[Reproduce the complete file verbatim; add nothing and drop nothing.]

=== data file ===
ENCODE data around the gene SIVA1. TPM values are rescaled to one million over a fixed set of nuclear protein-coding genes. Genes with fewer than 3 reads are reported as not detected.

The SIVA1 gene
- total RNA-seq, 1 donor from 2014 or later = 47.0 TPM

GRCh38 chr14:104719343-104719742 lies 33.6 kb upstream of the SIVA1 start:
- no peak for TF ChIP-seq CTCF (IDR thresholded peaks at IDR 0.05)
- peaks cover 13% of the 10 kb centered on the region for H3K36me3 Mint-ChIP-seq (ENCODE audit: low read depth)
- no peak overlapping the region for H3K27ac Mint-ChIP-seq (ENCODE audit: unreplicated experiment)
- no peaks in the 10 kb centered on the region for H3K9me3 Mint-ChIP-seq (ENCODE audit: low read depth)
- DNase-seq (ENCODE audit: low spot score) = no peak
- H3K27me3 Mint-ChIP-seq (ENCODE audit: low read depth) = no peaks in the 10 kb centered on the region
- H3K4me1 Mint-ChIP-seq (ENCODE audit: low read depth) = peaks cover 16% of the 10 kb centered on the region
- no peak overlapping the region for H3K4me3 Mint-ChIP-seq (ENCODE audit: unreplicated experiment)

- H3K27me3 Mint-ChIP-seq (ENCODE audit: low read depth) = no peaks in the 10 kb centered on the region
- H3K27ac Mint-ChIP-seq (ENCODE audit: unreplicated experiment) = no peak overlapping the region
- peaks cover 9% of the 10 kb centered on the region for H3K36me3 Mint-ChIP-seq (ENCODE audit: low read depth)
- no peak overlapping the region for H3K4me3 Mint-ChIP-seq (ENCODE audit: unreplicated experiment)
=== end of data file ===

ENCODE data around the gene SIVA1. TPM values are rescaled to one million over a fixed set of nuclear protein-coding genes. Genes with fewer than 3 reads are reported as not detected.

The SIVA1 gene
- total RNA-seq, 1 donor from 2014 or later = 47.0 TPM

GRCh38 chr14:104719343-104719742 lies 33.6 kb upstream of the SIVA1 start:
- no peak for TF ChIP-seq CTCF (IDR thresholded peaks at IDR 0.05)
- peaks cover 13% of the 10 kb centered on the region for H3K36me3 Mint-ChIP-seq (ENCODE audit: low read depth)
- no peak overlapping the region for H3K27ac Mint-ChIP-seq (ENCODE audit: unreplicated experiment)
- no peaks in the 10 kb centered on the region for H3K9me3 Mint-ChIP-seq (ENCODE audit: low read depth)
- DNase-seq (ENCODE audit: low spot score) = no peak
- H3K27me3 Mint-ChIP-seq (ENCODE audit: low read depth) = no peaks in the 10 kb centered on the region
- H3K4me1 Mint-ChIP-seq (ENCODE audit: low read depth) = peaks cover 16% of the 10 kb centered on the region
- no peak overlapping the region for H3K4me3 Mint-ChIP-seq (ENCODE audit: unreplicated experiment)

- H3K27me3 Mint-ChIP-seq (ENCODE audit: low read depth) = no peaks in the 10 kb centered on the region
- H3K27ac Mint-ChIP-seq (ENCODE audit: unreplicated experiment) = no peak overlapping the region
- peaks cover 9% of the 10 kb centered on the region for H3K36me3 Mint-ChIP-seq (ENCODE audit: low read depth)
- no peak overlapping the region for H3K4me3 Mint-ChIP-seq (ENCODE audit: unreplicated experiment)